U.S. Department of Agriculture: Agricultural Research Service, Lincoln, Nebraska
Date of this Version
The early history of the introduction of foreign birds into this country is mostly clothed in darkness. The records of many attempts, if such there were, have long since been buried in back numbers of local newspapers, and if any experiment was unsuccessful it was soon forgotten. Hence, one trying to get an accurate idea of what has happened soon realizes that he is following a hopeless quest. It is much the same with the transplanting of native birds, especially game birds, which have been carried about all over the country from west to east and from east to west without much regard to the failures of still earlier attempts. Consequently the comparatively recent files of sportsmen's periodicals and the memory of men still living must be depended upon for most of this history, and such sources are often inaccurate; even the correct name of the species may be in doubt. Search through local newspapers might add to the slender stock of knowledge, but the results would be wholly disproportionate to the labor involved. In spite of this, it is thought worth while to call attention to a great number of real biological experiments that have been going on, unrecorded and almost unknown to the ornithologist, who, busy as a rule with faunal geography, has taken little interest m this phase of the science. If this bulletin merely attracts attention to a somewhat neglected field, it will have served a useful purpose.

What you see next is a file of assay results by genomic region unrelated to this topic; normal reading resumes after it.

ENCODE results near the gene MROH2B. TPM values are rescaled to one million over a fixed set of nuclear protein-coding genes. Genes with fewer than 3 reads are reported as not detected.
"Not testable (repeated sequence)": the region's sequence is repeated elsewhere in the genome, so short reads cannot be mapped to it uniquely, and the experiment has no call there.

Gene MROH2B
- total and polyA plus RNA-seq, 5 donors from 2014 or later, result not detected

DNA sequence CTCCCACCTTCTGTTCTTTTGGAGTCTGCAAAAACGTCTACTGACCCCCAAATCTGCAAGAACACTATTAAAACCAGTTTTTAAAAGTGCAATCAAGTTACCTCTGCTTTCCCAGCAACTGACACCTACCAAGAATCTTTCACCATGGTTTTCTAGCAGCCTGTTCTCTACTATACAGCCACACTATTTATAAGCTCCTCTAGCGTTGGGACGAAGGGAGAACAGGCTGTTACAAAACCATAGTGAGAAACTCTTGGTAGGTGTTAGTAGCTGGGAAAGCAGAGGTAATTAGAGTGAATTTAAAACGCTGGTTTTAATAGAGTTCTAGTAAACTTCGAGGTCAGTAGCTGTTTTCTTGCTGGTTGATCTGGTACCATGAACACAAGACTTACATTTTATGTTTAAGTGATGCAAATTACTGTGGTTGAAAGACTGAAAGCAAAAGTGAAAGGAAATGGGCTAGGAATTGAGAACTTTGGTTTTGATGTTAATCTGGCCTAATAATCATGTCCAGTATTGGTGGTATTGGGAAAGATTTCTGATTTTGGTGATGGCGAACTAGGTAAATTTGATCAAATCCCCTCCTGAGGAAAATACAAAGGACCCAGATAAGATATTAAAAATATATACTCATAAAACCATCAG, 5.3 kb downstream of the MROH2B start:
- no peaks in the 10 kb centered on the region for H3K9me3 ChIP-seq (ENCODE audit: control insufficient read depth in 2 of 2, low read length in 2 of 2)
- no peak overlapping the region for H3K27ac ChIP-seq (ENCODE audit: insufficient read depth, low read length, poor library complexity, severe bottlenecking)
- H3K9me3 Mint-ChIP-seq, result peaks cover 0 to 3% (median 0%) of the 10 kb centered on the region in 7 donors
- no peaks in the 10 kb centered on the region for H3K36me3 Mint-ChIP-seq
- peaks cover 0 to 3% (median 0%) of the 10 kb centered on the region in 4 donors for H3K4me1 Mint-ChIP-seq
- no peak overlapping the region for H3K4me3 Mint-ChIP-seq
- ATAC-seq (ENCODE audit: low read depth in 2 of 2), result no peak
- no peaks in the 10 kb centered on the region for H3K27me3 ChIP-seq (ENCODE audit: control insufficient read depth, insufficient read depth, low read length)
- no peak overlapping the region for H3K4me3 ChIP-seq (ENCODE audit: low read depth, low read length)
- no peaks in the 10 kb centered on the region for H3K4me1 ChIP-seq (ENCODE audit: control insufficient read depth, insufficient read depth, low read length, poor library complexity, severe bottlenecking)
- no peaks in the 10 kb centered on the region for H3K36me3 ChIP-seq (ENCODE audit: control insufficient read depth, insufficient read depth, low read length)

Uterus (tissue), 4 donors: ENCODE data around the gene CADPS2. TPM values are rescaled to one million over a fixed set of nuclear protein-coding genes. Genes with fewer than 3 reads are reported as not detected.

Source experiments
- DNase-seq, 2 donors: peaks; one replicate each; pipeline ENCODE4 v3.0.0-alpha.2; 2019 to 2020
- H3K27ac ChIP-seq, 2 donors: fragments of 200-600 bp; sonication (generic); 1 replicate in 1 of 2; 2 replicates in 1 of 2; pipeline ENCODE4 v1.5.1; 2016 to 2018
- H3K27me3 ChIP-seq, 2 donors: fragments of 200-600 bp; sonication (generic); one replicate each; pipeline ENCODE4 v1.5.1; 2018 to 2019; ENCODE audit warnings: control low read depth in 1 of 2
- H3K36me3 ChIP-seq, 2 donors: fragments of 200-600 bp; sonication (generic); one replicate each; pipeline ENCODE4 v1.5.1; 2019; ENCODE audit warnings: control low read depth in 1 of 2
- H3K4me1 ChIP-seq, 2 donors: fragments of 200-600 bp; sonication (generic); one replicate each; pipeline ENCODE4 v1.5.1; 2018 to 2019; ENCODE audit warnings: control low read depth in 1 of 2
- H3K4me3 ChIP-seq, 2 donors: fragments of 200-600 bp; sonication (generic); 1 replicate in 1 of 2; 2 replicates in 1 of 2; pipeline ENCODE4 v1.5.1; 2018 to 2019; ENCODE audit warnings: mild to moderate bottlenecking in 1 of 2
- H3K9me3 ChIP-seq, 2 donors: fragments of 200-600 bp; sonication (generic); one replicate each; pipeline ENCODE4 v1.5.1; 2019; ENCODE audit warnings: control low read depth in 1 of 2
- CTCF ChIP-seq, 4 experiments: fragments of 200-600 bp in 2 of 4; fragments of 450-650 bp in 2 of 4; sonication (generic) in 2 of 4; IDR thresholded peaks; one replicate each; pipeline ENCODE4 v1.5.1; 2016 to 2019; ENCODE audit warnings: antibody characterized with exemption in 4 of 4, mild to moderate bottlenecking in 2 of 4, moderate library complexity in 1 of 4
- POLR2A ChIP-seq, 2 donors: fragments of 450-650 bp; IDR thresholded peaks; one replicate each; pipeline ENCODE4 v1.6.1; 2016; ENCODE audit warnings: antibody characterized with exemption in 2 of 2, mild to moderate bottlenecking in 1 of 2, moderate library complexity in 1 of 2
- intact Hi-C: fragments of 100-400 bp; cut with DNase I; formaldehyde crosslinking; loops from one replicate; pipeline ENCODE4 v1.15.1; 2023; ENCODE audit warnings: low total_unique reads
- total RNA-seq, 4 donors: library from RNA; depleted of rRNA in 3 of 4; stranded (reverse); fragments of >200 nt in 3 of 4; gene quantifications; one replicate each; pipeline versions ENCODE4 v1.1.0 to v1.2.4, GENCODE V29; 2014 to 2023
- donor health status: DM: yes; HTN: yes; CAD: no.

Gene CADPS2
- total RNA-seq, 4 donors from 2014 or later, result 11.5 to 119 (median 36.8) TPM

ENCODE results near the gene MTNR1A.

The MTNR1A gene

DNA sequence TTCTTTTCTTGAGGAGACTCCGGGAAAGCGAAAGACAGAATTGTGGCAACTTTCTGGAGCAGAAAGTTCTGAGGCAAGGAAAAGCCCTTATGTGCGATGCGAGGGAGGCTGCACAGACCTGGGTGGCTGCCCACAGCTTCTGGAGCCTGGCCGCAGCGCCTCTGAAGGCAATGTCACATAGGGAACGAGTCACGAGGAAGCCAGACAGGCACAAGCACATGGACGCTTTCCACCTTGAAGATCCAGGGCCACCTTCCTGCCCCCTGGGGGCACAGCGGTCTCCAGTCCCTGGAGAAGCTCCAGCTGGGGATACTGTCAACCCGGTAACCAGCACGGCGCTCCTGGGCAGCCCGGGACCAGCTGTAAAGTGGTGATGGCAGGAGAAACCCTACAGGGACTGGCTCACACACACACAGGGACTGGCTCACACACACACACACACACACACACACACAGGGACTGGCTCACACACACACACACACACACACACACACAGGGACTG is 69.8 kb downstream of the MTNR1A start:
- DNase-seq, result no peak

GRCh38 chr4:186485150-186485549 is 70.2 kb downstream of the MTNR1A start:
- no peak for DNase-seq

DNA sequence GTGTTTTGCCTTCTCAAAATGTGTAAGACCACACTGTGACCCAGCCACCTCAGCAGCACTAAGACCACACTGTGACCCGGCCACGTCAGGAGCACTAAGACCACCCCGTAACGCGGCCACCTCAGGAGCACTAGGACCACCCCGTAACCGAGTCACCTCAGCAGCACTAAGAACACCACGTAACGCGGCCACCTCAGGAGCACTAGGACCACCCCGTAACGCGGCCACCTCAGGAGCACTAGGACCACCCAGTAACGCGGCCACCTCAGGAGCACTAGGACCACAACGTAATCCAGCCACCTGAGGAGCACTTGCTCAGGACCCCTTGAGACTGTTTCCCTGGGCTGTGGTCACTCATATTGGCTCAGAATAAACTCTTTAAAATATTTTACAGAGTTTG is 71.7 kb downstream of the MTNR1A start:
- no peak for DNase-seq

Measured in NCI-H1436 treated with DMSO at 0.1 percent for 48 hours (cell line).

Published by the United States Department of Agriculture in Technical Bulletin No. 61 (April 1928) 65 p.